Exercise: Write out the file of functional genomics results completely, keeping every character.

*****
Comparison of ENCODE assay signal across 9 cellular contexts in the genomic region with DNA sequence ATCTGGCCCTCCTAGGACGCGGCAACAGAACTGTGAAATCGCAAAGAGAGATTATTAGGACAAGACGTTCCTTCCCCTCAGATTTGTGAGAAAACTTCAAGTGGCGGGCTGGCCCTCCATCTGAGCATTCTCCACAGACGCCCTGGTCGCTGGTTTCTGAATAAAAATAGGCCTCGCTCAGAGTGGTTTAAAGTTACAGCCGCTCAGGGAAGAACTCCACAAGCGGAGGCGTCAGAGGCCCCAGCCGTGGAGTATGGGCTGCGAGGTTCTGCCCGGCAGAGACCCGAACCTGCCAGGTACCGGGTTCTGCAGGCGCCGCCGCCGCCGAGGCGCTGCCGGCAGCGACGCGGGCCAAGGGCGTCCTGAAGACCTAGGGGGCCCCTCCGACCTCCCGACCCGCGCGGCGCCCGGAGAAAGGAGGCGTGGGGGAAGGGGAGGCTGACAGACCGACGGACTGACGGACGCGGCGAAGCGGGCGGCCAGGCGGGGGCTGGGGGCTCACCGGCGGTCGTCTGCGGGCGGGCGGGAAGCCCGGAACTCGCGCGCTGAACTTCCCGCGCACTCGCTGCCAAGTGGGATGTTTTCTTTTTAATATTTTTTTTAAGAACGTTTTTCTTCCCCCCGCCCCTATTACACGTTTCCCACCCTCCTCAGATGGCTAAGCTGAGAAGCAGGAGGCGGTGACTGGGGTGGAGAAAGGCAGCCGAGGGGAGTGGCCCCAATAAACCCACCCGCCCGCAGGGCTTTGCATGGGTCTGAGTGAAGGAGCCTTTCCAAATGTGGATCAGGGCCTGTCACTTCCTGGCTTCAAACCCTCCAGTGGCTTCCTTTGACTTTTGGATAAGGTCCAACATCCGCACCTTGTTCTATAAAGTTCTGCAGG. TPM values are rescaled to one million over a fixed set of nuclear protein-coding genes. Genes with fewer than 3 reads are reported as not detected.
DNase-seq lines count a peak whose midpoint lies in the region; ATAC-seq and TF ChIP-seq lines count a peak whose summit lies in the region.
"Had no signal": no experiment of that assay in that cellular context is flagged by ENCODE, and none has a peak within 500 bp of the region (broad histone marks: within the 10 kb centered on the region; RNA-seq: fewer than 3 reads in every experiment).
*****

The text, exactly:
Comparison of ENCODE assay signal across 9 cellular contexts in the genomic region with DNA sequence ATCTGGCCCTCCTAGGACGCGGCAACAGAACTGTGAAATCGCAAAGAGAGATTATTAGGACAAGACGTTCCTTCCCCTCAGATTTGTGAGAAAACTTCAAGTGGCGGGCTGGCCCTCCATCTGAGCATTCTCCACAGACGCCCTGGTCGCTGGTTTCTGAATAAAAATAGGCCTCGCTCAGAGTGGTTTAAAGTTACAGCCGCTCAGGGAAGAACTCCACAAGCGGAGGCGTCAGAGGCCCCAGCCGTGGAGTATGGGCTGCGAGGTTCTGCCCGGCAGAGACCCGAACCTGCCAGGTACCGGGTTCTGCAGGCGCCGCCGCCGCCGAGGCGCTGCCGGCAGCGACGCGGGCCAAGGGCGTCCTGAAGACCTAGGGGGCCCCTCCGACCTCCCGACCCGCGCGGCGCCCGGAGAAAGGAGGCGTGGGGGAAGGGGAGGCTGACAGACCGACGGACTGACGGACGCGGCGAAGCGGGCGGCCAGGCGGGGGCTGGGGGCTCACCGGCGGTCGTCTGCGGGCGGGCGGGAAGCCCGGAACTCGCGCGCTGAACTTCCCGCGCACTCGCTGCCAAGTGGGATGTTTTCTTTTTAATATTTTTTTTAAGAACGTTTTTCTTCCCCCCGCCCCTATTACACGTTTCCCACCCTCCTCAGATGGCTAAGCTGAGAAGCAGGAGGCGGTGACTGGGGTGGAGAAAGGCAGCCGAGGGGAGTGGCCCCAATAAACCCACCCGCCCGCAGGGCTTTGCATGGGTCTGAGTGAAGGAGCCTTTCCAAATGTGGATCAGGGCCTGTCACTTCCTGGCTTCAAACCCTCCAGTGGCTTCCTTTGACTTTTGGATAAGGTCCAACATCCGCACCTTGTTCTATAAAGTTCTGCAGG. TPM values are rescaled to one million over a fixed set of nuclear protein-coding genes. Genes with fewer than 3 reads are reported as not detected.
DNase-seq lines count a peak whose midpoint lies in the region; ATAC-seq and TF ChIP-seq lines count a peak whose summit lies in the region.
"Had no signal": no experiment of that assay in that cellular context is flagged by ENCODE, and none has a peak within 500 bp of the region (broad histone marks: within the 10 kb centered on the region; RNA-seq: fewer than 3 reads in every experiment).